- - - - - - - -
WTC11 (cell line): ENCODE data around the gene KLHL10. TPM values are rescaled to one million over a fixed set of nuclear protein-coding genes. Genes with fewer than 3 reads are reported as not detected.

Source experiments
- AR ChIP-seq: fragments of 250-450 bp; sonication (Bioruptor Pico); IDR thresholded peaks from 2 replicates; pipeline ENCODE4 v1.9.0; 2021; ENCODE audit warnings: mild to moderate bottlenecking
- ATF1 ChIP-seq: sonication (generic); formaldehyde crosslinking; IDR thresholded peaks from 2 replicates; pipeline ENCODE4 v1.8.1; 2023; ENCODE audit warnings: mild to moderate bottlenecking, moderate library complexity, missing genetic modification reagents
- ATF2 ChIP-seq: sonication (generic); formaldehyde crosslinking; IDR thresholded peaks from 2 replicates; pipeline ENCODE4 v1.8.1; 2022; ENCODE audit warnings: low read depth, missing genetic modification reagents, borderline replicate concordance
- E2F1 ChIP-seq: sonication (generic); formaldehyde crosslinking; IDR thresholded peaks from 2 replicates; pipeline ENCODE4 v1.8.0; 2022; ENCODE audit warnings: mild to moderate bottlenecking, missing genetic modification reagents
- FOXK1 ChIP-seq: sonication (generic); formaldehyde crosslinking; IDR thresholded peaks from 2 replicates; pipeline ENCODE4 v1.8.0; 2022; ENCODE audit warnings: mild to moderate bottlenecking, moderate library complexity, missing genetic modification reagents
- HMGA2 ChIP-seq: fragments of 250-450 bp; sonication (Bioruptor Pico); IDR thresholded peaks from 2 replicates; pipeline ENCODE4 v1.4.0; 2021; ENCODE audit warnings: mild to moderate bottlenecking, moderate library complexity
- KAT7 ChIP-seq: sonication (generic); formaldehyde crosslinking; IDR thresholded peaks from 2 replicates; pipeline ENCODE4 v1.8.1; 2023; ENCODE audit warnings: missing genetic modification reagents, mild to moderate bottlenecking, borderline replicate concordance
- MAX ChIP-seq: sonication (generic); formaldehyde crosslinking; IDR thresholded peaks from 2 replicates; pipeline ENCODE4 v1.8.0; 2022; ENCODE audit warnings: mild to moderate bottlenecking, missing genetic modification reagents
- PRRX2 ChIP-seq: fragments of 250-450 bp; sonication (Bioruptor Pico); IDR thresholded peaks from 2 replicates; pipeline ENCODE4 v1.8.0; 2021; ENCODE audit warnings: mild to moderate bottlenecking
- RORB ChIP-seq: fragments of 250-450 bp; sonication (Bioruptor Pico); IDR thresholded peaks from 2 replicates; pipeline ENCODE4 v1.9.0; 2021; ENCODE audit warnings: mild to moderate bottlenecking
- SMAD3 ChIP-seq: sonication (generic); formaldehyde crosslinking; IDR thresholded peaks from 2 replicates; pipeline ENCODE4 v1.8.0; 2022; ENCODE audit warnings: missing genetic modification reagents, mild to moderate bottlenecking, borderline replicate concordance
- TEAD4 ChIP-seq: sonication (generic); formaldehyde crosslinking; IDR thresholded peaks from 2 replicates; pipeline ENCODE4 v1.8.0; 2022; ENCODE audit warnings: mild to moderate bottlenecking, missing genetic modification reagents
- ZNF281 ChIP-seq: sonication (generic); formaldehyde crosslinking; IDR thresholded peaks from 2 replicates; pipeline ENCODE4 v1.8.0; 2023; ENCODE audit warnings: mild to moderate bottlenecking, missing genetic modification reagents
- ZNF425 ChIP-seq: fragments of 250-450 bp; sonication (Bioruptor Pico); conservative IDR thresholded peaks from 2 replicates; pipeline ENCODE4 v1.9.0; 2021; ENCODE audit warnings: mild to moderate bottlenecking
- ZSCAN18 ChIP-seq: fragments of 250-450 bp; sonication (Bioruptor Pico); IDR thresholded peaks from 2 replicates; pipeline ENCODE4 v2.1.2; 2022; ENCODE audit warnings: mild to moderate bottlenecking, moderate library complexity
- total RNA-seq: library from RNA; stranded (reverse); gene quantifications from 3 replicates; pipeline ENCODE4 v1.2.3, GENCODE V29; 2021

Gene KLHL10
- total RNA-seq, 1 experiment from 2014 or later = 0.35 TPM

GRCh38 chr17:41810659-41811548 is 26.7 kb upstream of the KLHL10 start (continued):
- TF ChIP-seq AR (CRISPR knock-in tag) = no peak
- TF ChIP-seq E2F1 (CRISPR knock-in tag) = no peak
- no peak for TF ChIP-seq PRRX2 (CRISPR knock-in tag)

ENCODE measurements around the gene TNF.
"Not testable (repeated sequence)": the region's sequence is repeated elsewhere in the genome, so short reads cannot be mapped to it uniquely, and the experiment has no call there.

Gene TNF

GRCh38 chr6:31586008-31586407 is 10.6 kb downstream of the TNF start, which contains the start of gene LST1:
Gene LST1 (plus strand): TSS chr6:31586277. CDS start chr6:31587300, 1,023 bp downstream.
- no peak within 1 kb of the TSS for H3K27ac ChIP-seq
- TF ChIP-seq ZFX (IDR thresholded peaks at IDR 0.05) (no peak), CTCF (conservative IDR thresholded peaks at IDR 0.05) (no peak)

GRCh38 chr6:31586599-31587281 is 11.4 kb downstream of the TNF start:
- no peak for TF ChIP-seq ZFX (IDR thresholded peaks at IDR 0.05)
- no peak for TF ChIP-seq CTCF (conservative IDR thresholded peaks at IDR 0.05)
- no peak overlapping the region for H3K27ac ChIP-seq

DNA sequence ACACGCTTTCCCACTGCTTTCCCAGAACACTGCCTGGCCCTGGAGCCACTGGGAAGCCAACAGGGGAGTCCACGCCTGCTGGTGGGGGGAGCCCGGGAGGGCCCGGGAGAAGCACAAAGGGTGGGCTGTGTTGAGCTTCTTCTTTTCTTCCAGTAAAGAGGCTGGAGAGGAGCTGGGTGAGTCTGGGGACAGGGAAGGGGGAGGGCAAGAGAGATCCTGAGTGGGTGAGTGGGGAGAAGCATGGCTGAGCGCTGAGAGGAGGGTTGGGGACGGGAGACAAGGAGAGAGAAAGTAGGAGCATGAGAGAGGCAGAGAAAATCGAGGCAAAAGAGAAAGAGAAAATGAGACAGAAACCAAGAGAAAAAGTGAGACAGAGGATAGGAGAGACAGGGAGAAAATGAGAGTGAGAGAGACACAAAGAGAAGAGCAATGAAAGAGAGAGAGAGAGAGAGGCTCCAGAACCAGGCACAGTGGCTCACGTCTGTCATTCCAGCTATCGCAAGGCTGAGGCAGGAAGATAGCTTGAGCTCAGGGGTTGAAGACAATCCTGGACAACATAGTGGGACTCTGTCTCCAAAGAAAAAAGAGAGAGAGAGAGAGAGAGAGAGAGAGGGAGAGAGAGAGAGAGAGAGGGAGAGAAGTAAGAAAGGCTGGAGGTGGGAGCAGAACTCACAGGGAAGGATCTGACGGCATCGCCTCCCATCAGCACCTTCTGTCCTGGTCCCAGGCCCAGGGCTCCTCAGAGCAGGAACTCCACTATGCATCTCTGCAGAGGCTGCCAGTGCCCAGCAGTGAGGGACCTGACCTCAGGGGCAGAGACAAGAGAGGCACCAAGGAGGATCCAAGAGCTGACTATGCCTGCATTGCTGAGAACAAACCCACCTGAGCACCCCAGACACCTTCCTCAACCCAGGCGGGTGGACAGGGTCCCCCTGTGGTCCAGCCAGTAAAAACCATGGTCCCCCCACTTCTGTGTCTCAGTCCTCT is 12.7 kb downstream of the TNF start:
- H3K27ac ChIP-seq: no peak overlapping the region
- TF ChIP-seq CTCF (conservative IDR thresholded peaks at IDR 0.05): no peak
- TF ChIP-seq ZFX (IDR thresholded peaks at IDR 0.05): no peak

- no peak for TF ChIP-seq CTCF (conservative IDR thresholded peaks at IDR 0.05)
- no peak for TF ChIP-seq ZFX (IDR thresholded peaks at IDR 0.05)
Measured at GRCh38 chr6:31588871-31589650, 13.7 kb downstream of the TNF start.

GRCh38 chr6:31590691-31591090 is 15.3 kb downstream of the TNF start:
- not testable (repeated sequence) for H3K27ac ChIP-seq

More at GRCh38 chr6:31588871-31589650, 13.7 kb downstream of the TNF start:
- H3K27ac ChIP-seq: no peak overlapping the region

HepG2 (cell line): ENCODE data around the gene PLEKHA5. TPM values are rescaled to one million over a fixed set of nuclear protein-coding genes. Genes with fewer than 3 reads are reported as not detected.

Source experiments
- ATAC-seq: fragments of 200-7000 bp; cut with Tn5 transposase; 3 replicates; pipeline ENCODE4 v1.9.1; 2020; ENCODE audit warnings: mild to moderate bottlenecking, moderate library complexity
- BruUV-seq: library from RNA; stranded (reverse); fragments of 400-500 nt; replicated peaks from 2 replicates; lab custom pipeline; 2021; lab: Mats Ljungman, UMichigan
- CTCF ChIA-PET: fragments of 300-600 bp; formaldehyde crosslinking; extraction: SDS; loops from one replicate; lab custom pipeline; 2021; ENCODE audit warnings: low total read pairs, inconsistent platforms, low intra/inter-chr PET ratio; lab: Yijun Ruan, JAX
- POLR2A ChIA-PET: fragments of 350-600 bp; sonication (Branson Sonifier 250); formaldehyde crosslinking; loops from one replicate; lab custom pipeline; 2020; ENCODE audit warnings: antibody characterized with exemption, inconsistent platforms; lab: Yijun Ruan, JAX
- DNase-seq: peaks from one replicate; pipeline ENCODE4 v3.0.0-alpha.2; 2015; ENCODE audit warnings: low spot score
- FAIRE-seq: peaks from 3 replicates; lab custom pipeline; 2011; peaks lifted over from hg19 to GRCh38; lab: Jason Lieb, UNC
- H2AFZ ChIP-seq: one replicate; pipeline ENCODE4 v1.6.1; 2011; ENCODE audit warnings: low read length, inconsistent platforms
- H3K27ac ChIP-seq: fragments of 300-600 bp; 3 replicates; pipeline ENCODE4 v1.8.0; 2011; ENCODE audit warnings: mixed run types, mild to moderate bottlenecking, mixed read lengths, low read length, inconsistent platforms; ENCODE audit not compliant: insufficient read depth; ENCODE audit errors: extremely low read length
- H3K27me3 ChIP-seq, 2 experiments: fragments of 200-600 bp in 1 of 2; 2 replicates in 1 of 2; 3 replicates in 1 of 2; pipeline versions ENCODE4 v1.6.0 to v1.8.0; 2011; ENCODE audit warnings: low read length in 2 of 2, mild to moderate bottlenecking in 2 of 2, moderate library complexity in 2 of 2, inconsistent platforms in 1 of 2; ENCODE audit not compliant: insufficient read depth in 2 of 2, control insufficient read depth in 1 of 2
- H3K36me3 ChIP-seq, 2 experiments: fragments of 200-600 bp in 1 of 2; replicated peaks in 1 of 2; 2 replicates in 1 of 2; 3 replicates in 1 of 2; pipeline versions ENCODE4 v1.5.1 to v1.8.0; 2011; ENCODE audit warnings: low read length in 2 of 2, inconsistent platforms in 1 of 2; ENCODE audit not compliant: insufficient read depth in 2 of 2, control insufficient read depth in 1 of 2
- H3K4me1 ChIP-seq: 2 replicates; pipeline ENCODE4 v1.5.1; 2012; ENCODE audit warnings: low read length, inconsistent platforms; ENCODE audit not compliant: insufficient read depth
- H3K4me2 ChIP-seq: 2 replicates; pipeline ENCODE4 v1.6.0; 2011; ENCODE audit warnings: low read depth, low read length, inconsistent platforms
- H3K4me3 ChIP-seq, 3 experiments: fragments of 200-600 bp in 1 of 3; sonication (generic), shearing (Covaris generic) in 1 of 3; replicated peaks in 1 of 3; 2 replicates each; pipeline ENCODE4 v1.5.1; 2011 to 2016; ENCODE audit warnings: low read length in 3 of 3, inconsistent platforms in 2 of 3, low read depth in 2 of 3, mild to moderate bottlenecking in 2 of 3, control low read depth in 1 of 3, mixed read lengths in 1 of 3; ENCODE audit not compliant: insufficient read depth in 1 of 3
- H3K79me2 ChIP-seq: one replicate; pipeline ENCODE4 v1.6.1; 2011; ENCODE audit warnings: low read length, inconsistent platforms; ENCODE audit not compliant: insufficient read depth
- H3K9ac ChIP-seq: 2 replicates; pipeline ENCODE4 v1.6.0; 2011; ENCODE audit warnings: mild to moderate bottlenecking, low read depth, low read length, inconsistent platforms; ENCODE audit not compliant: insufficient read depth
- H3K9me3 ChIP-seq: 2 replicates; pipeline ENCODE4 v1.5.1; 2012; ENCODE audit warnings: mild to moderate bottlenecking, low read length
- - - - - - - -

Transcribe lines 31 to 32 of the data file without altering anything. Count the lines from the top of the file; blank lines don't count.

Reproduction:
- TF ChIP-seq ZFX (IDR thresholded peaks at IDR 0.05) (no peak), CTCF (conservative IDR thresholded peaks at IDR 0.05) (no peak)

GRCh38 chr6:31586599-31587281 is 11.4 kb downstream of the TNF start: